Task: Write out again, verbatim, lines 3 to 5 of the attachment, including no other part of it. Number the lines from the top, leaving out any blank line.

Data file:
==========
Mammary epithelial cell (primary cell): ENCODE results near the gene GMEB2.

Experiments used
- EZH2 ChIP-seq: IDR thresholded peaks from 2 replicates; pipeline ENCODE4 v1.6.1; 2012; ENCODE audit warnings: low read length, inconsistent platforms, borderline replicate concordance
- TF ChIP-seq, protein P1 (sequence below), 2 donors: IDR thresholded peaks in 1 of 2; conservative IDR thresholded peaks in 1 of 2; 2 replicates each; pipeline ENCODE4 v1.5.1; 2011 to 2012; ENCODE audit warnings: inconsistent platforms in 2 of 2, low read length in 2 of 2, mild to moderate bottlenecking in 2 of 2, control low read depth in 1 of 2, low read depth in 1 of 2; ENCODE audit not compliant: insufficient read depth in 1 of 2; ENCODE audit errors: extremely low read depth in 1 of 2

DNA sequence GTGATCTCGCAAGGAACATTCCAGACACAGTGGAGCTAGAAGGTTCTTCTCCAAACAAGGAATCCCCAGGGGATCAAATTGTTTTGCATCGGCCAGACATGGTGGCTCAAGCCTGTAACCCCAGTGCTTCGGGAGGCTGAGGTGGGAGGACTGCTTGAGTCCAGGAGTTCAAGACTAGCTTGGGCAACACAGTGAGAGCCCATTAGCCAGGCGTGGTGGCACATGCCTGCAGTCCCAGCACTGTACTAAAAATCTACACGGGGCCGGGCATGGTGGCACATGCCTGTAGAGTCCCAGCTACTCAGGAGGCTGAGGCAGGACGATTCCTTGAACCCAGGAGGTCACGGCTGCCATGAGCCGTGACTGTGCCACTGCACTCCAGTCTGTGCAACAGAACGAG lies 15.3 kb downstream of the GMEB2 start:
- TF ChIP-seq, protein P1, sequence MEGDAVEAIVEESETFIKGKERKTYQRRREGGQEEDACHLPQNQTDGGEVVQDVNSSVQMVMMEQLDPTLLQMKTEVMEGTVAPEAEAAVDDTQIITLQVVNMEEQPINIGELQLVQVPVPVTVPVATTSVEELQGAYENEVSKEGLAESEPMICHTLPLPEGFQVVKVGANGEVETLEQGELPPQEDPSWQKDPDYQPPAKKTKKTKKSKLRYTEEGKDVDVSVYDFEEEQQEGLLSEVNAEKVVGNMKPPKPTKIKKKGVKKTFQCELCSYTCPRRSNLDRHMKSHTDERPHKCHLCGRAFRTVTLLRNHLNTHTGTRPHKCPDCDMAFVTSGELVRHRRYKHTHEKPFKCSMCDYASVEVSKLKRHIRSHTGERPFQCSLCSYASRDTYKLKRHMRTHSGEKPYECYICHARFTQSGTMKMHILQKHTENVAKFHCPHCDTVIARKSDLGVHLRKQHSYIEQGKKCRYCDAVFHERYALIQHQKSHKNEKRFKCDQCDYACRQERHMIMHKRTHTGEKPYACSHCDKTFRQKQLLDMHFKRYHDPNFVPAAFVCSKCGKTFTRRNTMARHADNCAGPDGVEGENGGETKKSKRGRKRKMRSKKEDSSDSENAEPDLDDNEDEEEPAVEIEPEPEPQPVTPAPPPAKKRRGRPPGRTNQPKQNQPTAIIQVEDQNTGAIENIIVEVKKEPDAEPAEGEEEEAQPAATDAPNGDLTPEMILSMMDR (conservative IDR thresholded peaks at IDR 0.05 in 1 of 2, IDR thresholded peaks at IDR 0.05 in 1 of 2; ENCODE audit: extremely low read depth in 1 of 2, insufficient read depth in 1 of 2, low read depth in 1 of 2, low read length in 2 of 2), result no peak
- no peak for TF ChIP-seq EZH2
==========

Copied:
- EZH2 ChIP-seq: IDR thresholded peaks from 2 replicates; pipeline ENCODE4 v1.6.1; 2012; ENCODE audit warnings: low read length, inconsistent platforms, borderline replicate concordance
- TF ChIP-seq, protein P1 (sequence below), 2 donors: IDR thresholded peaks in 1 of 2; conservative IDR thresholded peaks in 1 of 2; 2 replicates each; pipeline ENCODE4 v1.5.1; 2011 to 2012; ENCODE audit warnings: inconsistent platforms in 2 of 2, low read length in 2 of 2, mild to moderate bottlenecking in 2 of 2, control low read depth in 1 of 2, low read depth in 1 of 2; ENCODE audit not compliant: insufficient read depth in 1 of 2; ENCODE audit errors: extremely low read depth in 1 of 2

DNA sequence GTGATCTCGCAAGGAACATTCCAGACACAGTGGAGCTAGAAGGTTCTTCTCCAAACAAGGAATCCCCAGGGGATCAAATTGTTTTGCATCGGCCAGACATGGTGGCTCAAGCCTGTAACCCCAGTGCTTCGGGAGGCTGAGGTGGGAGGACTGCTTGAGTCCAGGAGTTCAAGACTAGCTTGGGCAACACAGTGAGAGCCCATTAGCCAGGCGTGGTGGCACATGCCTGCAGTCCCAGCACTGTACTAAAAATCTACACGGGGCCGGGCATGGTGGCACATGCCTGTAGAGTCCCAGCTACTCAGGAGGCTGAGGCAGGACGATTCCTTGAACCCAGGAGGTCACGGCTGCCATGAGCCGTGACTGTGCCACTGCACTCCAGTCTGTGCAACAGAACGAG lies 15.3 kb downstream of the GMEB2 start: